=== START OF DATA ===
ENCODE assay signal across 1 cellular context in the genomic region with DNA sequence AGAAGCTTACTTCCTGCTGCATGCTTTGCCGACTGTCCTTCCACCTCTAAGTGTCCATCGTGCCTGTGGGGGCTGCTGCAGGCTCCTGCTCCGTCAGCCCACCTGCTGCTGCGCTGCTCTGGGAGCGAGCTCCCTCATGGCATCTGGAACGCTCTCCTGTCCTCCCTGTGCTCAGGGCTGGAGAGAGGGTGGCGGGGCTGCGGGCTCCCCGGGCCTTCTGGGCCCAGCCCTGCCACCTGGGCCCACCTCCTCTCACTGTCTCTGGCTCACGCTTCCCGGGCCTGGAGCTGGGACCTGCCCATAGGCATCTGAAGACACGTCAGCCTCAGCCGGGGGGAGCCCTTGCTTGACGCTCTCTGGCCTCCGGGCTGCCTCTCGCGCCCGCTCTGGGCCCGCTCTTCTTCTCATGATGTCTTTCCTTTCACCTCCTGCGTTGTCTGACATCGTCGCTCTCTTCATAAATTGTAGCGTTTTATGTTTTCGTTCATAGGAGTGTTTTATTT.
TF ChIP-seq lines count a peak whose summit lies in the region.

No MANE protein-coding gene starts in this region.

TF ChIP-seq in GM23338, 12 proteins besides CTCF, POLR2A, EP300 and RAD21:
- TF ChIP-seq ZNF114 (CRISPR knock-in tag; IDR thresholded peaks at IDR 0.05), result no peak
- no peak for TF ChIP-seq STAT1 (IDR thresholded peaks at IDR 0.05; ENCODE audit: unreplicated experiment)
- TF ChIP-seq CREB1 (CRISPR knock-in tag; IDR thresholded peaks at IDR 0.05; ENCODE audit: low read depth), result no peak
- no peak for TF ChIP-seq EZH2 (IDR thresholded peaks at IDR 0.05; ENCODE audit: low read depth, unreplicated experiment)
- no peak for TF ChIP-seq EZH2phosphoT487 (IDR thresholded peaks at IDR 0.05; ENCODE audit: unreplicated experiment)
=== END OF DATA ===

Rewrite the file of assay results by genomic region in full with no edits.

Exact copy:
ENCODE assay signal across 1 cellular context in the genomic region with DNA sequence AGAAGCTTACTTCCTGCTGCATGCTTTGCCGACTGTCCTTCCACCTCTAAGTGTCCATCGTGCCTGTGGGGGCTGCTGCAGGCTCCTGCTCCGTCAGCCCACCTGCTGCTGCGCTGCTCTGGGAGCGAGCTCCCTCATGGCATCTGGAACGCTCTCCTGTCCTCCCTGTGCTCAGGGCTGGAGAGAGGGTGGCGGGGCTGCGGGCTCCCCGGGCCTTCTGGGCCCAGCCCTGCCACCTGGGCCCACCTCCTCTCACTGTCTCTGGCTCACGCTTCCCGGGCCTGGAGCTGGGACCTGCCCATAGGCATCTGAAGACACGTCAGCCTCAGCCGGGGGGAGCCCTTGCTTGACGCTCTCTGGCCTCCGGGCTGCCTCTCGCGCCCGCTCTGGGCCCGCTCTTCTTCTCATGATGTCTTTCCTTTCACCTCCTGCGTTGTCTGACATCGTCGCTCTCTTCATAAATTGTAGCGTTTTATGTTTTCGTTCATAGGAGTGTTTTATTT.
TF ChIP-seq lines count a peak whose summit lies in the region.

No MANE protein-coding gene starts in this region.

TF ChIP-seq in GM23338, 12 proteins besides CTCF, POLR2A, EP300 and RAD21:
- TF ChIP-seq ZNF114 (CRISPR knock-in tag; IDR thresholded peaks at IDR 0.05), result no peak
- no peak for TF ChIP-seq STAT1 (IDR thresholded peaks at IDR 0.05; ENCODE audit: unreplicated experiment)
- TF ChIP-seq CREB1 (CRISPR knock-in tag; IDR thresholded peaks at IDR 0.05; ENCODE audit: low read depth), result no peak
- no peak for TF ChIP-seq EZH2 (IDR thresholded peaks at IDR 0.05; ENCODE audit: low read depth, unreplicated experiment)
- no peak for TF ChIP-seq EZH2phosphoT487 (IDR thresholded peaks at IDR 0.05; ENCODE audit: unreplicated experiment)